By Lydia Walker
For Afghanistan, a long-term solution needs a short-term operational strategy for sustenance. Recently, at Lisbon, NATO insisted and the US conceded to a new date to exit from Afghanistan – 2014. These fluctuating end dates loom over an ever-receding horizon. Once we come within sight, the date gets pushed back. The dates also function as strategic signposts. They mark the parameters of an acceptable strategy and place limits on the scope of operations. 2014 sounds good: Not too near to seem impractical, not too far to be unrealistic. 2014 provides some space for an exit strategy to emerge, but also limits an open-ended commitment – something to which all the NATO partners and the Afghan government are allergic.
At a European Union Commission-sponsored event held by the Jawaharlal Nehru University on 23 November 2010, a range of panelists discussed long-term solutions for Afghanistan. They focused on regional partnerships and economic development. They looked at the role that India and the EU have played (and can continue to play) in facilitating these partnerships and accelerating development. Most of their ideas were premised on the need for a regional security framework that would involve Afghanistan’s neighbours. This framework would be supplemented by continued development support by the NATO partner states. Many of the panelists articulated a persuasive and compelling vision for regional security coupled with development aid as a viable, long-term strategy for solving the Afghan geo-political conundrum.
The regional partnership solution derives from the premise that the area’s “stakeholders” need to be given the space to “step up” and take responsibility for their own security. These stakeholders are Afghanistan and its neighbouring nations whose safety and security are most directly under threat from a violent, unstable Afghanistan, who share a common history and have more first-hand knowledge of the region’s particular challenges. Traditionally, these nations have had great difficulty identifying common interests and forging cooperative solutions. This begs the question: What is the force that could generate the commitment required from the prospective regional partners? This strategy must articulate the incentives that would persuade regional nations to join the partnership in good faith. Mere financial support from the NATO member states is not enough: First, this support would promote the sense that NATO member states are only “outsourcing” their own security concerns to others. Second, it would not address the issue of how to maintain domestic support within NATO member states for this continued financial support, especially if these resources lie outside NATO/ISAF control.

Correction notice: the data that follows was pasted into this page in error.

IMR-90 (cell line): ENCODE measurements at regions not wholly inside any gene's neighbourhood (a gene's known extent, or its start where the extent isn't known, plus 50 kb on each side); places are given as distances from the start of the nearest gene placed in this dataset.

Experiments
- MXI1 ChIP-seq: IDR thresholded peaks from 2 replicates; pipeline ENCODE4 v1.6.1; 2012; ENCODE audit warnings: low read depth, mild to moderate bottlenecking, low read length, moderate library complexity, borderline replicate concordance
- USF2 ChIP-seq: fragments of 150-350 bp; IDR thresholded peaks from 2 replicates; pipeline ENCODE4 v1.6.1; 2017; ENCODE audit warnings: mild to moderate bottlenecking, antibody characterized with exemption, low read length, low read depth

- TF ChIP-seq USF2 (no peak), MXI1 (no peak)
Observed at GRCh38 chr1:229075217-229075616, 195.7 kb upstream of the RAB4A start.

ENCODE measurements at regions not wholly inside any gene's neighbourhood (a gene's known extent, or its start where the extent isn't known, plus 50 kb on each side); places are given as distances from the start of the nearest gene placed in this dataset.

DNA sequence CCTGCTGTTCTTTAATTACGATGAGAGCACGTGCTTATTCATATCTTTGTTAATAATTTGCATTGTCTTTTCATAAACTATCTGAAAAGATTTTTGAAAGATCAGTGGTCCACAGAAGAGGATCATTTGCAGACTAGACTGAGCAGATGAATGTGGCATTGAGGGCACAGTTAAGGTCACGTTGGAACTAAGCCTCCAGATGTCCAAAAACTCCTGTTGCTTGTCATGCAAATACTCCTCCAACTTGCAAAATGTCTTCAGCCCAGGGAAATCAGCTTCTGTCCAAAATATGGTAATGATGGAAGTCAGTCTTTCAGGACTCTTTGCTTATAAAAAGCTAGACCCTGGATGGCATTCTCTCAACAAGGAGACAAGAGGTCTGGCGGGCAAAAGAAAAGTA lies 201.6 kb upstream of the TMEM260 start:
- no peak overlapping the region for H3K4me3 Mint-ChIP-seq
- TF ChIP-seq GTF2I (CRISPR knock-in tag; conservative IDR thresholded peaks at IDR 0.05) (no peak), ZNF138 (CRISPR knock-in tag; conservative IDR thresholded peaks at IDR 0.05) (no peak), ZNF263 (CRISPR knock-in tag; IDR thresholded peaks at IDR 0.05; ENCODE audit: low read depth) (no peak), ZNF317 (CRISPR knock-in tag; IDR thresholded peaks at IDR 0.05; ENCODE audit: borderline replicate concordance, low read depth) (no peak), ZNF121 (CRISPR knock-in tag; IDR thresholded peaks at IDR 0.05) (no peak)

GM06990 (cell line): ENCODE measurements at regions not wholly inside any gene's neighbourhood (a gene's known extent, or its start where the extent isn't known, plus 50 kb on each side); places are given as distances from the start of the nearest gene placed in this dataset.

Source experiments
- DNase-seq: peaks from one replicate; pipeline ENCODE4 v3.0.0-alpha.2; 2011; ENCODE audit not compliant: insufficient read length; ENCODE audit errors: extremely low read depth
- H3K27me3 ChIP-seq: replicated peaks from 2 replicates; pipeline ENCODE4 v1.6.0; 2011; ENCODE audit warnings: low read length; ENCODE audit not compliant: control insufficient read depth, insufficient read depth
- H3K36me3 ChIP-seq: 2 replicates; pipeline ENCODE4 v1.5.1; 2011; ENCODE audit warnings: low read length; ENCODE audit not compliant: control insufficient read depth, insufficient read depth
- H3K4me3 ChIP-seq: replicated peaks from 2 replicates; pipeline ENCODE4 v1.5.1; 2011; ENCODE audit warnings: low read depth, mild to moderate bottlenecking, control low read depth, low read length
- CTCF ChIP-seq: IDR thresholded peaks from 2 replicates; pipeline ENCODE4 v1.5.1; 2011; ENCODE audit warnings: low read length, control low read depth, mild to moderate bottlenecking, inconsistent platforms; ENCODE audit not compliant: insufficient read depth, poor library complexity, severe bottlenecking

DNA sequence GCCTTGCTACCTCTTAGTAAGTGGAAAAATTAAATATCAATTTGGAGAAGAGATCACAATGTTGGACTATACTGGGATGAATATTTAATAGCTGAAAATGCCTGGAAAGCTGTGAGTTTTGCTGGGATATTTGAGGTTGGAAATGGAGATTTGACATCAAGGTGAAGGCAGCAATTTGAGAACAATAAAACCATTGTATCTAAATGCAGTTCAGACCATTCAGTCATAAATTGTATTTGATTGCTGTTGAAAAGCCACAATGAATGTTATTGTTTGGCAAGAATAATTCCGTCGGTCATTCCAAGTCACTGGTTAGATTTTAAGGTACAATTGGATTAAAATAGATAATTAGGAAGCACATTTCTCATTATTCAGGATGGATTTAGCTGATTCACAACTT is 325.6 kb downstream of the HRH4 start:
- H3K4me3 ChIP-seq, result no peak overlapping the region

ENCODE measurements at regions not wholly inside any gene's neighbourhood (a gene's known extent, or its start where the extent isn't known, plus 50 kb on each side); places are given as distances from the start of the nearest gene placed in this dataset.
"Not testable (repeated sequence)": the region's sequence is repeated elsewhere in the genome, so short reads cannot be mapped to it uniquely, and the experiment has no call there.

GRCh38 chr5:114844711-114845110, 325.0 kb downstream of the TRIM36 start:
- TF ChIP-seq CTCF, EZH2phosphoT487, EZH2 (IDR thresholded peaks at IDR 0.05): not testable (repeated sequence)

Therefore, a short-term strategy for a long-term regional solution in Afghanistan also needs to address a second concern: What will convince the people in NATO member states that their treasure (and in some cases their blood to facilitate the continued use of that treasure) should continue to be spent in Afghanistan? A long-term strategy of transmission – as recommended by the Afghan Minister of Foreign Affairs – from one set of authorities to another over time is not enough. If a stable Afghanistan is necessary for international security, then the short-term strategy would be to convince the parties involved that Afghanistan is still “worth it.” Yet what this short-term strategy might look like and how it might be used was not on this event’s agenda, nor is it part of other public discussions on the future of Afghanistan. Also conspicuous by its absence, is a public discussion of whether the efforts necessary for a reasonably stable Afghanistan may no longer be “worth it” for NATO partners. And also its corollary: What would an exit strategy for Afghanistan look like if long-term commitment is lacking by the NATO partners? This lack of commitment might preclude the possibility of a stable Afghanistan; but it might create the space and the incentives for a regional security framework to be put in place.
It is fair to put the onus of “selling” strategy on to those who make the strategy. Successful policy involves matching means to ends. Therefore, an important element of crafting workable solutions is to provide the means – support, commitment, funding, even enthusiasm – for their implementation. A major long-range solution needs to take into account how it would generate support for its execution.
End dates and bench marks are usual tactics for politicians to promise their constituents that their tax dollars and lives will not always be necessary in foreign wars. This language of leaving – whether it is 2011 or 2014 – is designed to reassure, to ameliorate and to placate growing resentment in the NATO member states as well as in Afghanistan itself. Yet this language of leaving is not enough to provide political cover for a long-term Afghanistan exit strategy.
Lydia Walker, Research Intern, IPCS, may be reached at [email protected]
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